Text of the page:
Lay down beside the Buddha
On top of Ta Cu — a mountainous plateau accessed by an Austrian cablecar system 1.6 miles long, and 505 meters high — resides the region’s renowned recumbent Buddha. Some 49m long and 10m high, this reclining Buddha is reputed to be the largest in SE Asia. An additional climb through woods droning with cicadas leads you to the fissured and graffiti-splattered Buddha, a cement statue whose serenity and gravitas still manages to shine through, even with forest growth encroaching from all quarters.
Ride the Wind
Who says Charlie don’t surf. Okay, the breaks in Phan Thiet might not satisfy Lieutenant Colonel Bill Kilgore, Robert Duvall’s surf-obsessed character in Apocalypse Now. But this perch on the South China Sea is supremely windy, which has proved the draw for in-the-know adventure sport mavens who make regular pilgrimages here for killer wind- and kite-surfing. Pascal Lefebvre, owner of Jibe’s Beach Club — one of a dozen establishments which can make this experience happen for you — says that Phan Thiet’s popularity is due to the quality of its wind, usually between 20-25 knots during the season, and sometimes as high as 40. “It’s nearly guaranteed every day of the season,” he said. “Great wind and warm water.”
Hit the Road
Unlike traffic-choked Saigon, this part of Binh Thuan Province is a motorbiker’s dream. While most moped-enabled tourists are drawn north of Phan Thiet (to the famed Red Sands of Mui Ne), the coastal road leading south is, if anything, even more alluring. Great swathes of empty sand back onto quaint Vietnamese fishing villages untouched by the hand of development. Rent a motorbike from a local for a few hours (about $5) and head south to Ke Ga Lighthouse. Once past the small downtown of Phan Thiet, you’ll feel as though you’ve got the road all to yourself — and the road is never more than 50 yards from the ocean. Note the secluded resorts along that stretch that seem like ghost towns but are actually great places to stop and have a drink with a view.
Eat & Drink
Quan Bo Ke — Situated at the north end of the Mui Ne strip this al-fresco joint offers some of the cheapest and best seafood in town. Lobsters go down well with the Russian tourists who flock here, but a better bet are the generous platters of grilled scallops with spring onions and peanuts – a steal at around VND90, 000 or $5 a pop.
Joe’s The Art Cafe — Strangely bohemian for a 24-hour bar in an Asian seaside resort, Joe’s offers an imaginative menu, a decent wine list and nightly live music. Perfect for a sandwich or snack after a night out. It also shows movies, sports comfy couches, and stays open till the wee hours of morning.
Cay Bang — Get into some seafood here at the south end of Mui Ne’s strip. Right on the water, it’s popular among locals and tourists alike and offers the rare (and raw) experience of picking your own fish. Upon arrival, you are escorted into a room/garage full of dozens of tanks, swimming with squid, rockfish, grouper, etc) You can tell them to fry it, steam it, grill it, whatever.
Shree Ganesh — Run by the same crew responsible for Saigon’s popular Ganesh restaurant, this particular spice emporium offers a flawless selection of north and south Indian dishes.
Three more fine venues on the strip in Mui Ne: Sankara Beach Bar & Restaurant, The Indian Restaurant, and Mia. For drinks in a more upscale setting, hard to beat The Sailing Club.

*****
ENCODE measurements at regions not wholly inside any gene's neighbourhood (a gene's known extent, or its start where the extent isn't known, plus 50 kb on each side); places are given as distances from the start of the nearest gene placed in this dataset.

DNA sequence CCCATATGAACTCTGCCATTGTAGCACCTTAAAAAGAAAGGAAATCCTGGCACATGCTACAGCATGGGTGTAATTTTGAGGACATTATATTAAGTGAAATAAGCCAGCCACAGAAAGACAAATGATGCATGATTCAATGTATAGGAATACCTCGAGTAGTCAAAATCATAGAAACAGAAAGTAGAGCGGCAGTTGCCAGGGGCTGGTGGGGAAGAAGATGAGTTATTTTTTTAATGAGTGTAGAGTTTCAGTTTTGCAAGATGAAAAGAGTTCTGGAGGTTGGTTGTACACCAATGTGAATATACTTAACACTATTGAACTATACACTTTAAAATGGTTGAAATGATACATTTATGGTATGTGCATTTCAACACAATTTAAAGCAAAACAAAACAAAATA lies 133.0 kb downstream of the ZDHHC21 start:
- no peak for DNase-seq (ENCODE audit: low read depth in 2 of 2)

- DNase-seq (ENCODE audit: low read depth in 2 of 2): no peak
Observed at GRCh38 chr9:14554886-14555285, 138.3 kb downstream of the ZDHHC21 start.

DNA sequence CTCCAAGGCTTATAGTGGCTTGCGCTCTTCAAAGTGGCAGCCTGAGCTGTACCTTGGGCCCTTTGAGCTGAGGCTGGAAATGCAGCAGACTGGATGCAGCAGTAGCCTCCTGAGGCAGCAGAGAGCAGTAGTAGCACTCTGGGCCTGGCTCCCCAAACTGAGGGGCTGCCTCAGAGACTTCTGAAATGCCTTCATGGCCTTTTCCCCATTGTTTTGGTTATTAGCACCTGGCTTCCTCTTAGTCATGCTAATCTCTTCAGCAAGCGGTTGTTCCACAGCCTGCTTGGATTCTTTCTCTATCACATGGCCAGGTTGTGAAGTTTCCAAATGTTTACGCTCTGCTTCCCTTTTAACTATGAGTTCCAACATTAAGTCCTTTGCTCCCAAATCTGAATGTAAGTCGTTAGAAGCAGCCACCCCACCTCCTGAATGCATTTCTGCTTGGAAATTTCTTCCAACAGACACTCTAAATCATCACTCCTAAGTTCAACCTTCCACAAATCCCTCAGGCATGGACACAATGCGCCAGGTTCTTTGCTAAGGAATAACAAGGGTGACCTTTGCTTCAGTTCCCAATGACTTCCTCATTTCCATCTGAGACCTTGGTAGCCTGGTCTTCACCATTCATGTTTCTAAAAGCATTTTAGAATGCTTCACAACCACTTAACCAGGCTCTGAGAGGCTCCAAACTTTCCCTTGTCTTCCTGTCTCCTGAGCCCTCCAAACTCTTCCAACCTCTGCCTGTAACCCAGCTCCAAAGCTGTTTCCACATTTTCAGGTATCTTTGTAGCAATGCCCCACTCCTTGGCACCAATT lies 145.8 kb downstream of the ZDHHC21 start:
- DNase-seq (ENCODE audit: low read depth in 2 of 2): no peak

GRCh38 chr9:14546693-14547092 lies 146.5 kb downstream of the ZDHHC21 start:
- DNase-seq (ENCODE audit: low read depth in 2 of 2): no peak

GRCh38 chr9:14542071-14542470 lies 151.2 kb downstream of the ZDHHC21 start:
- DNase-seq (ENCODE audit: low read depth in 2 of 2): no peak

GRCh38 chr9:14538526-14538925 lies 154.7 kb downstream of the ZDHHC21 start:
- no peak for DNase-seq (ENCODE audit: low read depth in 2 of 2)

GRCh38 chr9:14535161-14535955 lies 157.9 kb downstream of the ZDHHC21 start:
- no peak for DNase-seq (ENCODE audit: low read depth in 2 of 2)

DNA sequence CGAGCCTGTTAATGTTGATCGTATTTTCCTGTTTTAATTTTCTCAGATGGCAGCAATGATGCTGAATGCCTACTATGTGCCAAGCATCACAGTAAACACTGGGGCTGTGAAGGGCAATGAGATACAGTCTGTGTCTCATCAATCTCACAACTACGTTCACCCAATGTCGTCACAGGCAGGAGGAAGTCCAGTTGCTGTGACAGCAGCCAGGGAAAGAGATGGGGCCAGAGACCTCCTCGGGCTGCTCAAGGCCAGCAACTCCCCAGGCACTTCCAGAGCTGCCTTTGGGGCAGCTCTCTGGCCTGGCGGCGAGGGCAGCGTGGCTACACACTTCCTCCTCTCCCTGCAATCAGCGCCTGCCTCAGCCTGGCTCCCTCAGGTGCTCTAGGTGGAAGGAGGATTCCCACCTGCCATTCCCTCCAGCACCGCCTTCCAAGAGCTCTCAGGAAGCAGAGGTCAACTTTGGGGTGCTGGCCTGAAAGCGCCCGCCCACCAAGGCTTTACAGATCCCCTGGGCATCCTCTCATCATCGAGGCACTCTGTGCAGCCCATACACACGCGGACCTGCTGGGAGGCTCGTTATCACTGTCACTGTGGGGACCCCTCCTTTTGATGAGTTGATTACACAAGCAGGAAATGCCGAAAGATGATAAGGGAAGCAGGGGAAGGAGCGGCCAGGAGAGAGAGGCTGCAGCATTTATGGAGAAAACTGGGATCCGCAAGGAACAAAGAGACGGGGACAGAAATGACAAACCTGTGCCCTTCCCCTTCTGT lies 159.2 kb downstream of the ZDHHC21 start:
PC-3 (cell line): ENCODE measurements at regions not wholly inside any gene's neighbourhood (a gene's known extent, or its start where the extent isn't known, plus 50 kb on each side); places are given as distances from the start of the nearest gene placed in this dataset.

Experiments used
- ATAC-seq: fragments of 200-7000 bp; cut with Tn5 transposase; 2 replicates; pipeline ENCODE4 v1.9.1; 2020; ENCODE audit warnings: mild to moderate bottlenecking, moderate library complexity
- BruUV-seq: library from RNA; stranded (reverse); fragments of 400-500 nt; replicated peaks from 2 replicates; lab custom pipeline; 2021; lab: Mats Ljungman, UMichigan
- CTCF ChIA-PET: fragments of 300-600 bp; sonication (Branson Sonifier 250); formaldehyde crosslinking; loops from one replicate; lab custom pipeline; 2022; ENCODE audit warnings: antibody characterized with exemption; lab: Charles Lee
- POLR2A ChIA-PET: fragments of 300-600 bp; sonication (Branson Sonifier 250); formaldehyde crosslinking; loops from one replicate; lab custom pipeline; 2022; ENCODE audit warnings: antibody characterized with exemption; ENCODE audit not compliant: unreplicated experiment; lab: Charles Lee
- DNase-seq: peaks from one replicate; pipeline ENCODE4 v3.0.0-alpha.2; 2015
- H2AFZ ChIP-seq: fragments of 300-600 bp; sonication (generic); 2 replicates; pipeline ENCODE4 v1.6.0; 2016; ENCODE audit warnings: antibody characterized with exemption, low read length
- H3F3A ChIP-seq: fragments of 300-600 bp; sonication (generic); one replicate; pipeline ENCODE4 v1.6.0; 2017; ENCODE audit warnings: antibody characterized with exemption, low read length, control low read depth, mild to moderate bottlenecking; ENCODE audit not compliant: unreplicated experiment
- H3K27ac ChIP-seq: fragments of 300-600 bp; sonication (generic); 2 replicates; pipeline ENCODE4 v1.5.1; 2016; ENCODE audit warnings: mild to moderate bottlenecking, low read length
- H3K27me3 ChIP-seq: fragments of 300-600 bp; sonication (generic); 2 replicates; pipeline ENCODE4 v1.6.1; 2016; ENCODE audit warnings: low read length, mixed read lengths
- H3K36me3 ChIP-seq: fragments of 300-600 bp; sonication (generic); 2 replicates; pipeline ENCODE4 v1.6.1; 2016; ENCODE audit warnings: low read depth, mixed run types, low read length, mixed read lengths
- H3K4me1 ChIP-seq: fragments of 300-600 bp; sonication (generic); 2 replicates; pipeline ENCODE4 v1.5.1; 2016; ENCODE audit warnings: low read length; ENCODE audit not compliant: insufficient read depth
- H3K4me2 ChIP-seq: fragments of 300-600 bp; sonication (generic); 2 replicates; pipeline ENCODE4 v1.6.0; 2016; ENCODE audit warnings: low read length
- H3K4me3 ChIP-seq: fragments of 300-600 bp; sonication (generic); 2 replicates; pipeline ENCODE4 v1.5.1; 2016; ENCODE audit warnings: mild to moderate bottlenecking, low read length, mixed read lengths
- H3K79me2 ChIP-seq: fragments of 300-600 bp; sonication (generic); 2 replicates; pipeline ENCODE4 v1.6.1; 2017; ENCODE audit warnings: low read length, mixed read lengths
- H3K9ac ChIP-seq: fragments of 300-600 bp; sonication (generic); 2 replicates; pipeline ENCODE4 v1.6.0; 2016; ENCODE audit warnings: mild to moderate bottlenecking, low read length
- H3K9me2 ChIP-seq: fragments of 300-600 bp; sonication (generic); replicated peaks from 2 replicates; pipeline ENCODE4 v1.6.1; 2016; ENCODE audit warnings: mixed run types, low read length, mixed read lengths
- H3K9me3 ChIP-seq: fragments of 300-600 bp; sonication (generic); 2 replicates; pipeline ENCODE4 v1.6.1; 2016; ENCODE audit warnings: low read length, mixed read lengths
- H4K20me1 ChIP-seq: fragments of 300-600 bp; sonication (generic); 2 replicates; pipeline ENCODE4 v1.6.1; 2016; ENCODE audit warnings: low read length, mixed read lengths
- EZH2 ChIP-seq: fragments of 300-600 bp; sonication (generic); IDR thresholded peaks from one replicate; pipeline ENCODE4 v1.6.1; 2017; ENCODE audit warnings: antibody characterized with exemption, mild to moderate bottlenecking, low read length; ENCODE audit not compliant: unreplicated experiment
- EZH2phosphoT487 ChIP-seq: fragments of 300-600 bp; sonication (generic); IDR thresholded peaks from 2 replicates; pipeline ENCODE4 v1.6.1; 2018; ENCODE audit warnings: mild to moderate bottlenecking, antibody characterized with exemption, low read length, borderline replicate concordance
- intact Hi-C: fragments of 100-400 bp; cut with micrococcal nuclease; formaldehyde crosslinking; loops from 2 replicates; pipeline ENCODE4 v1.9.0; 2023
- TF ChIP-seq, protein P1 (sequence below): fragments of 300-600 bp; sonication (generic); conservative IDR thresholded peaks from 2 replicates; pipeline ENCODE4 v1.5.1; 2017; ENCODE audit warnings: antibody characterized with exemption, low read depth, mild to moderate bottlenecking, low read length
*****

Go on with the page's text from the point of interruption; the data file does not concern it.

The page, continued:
Visit Van Thuy Tu Temple
Two hundred years ago, Van Thuy Tu had three separate repositories of whale skeletons. Today, the Temple site is famous mainly as home to Ong Nam Hai, a 100-foot whale skeleton moved inside, in tact, in 1893. The actually found it washed ashore in 1890, and buried the whale in a spot close to the ocean. After three years, the body eroded, they dug up the skeleton and built a temple for it. They still keep more than 100 skeletons here, as with tradition, still burying the whale where they found them or in a sandy cemetery beside the temple — thus offering respectful offerings to the spirits who look after fishermen and bring the bountiful catch. The plants in the cemetery are grown in pots, so the root systems don’t bind up the soil, making exhumation more difficult.
Behold, Bamboo Basket Boats
At night, gazing out onto the East Sea, lines of illuminated squid boats bob gently on the horizon. During the day, the bamboo basket coracle is the more familiar sight — here and all along the south central coast of Vietnam. It takes about a week to weave the strands of a basket boat and seal the bamboo lattice with a pitch derived from the dau trai tree. The boats sell for about 400,000 dong, or $27 each. Fishermen frequently make boats in the grounds of the Van Thuy Tu Temple, and surrounding streets, but they are ubiquitous all along the beaches of Binh Thuan Province. Fishermen propel these boats by churning a single oar, like a milkmaid at butter.
Check out the Cham Towers
The Cham people are thought to have arrived on these shores from the island of Borneo and, at its 9th century peak, the Cham culture controlled coastal lands from Hue in central Vietnam all the way south to the Mekong Delta. The Cham Kingdom fell before the encroaching Vietnamese in the 16th century, but some 100,000 ethnic Chams still reside in Vietnam, and they are particularly prominent in Phan Thiet/Mui Ne. A grouping of impressive Poshanu Cham towers can be found just off the road from Phan Thiet north to Mui Ne. The government repaired and restored these architecturally significant temples from 1990 to 2000. Just beyond the ruins — in a coupling of empires both long gone — are the ruins of a French playboy’s seaside bungalow.
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